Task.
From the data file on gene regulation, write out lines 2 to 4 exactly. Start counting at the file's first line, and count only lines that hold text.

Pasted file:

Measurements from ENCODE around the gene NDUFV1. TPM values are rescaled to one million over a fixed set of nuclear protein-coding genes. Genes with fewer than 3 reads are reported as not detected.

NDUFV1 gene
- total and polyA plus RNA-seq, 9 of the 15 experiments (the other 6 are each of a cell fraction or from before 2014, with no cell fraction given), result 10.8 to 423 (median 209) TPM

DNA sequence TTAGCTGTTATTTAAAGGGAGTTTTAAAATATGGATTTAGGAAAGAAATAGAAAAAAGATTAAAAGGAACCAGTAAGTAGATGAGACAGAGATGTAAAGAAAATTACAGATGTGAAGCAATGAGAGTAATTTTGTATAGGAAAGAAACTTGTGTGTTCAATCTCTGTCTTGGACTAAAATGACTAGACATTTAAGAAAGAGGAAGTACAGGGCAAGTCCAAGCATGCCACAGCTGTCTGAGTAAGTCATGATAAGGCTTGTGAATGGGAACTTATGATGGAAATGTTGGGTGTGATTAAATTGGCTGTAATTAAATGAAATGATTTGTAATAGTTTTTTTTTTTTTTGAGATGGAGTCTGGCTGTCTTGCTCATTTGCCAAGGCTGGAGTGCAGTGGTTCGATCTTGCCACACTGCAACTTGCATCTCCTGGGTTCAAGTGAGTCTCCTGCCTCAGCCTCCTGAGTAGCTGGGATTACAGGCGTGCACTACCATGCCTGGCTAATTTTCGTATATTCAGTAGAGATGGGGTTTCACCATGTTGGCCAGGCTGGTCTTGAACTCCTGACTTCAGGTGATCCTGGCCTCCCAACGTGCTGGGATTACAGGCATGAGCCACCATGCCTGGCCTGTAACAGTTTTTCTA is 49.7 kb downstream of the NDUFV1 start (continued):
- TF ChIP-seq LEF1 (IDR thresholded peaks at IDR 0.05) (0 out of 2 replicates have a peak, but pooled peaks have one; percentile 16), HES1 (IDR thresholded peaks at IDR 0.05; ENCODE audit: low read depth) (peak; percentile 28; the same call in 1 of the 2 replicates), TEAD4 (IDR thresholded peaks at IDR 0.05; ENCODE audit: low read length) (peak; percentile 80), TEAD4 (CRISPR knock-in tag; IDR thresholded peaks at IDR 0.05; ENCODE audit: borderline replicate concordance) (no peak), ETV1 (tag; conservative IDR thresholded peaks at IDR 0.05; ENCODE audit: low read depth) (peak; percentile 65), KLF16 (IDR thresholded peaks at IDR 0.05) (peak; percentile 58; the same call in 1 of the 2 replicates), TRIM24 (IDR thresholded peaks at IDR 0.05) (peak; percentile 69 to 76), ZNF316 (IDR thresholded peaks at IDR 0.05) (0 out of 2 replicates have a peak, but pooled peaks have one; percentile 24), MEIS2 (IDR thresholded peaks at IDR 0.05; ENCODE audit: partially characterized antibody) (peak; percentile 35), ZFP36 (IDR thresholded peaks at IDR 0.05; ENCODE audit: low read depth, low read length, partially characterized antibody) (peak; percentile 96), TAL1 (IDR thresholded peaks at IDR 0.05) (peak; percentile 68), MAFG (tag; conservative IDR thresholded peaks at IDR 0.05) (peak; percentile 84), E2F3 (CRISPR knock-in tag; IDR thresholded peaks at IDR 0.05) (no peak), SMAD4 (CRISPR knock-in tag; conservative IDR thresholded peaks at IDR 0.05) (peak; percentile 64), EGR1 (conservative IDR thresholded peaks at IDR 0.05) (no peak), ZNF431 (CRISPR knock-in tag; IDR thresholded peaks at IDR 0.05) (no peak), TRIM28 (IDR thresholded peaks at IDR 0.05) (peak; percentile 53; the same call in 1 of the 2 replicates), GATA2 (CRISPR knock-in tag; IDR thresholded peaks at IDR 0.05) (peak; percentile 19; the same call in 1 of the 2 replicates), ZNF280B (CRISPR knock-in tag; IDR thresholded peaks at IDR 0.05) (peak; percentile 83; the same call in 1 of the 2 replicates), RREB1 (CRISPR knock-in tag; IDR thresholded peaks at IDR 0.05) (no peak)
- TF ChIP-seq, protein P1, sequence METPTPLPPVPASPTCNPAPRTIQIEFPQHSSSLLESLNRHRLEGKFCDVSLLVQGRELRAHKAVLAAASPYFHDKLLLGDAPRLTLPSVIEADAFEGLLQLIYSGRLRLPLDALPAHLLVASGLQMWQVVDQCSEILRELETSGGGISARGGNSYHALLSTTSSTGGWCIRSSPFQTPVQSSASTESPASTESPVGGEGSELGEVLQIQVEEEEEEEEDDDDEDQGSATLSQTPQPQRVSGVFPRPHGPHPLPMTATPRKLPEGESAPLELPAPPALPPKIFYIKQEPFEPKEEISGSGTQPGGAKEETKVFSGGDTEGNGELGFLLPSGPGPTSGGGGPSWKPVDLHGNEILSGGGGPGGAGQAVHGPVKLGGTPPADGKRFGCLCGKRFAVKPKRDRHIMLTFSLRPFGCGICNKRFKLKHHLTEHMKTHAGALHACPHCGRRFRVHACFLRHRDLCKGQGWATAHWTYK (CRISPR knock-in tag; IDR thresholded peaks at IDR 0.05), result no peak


NDUFV1 gene
- total and polyA plus RNA-seq, 9 of the 15 experiments (the other 6 are each of a cell fraction or from before 2014, with no cell fraction given), result 10.8 to 423 (median 209) TPM

DNA sequence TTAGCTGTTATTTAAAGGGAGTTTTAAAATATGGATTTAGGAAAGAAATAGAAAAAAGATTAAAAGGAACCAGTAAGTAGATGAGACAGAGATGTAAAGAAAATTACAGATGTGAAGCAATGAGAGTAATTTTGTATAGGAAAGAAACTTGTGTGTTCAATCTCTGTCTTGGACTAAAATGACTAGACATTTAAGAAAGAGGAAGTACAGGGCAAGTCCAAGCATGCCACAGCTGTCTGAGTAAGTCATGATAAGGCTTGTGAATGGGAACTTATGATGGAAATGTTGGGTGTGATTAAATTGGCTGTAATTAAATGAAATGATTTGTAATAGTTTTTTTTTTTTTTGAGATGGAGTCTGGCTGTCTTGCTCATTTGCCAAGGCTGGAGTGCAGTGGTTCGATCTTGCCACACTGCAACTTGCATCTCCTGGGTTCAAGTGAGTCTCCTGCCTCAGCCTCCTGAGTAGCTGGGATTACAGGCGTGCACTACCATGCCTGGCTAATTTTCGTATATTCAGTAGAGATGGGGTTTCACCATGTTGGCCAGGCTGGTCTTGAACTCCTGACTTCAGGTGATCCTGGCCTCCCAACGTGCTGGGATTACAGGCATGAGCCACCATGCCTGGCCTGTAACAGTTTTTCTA is 49.7 kb downstream of the NDUFV1 start (continued):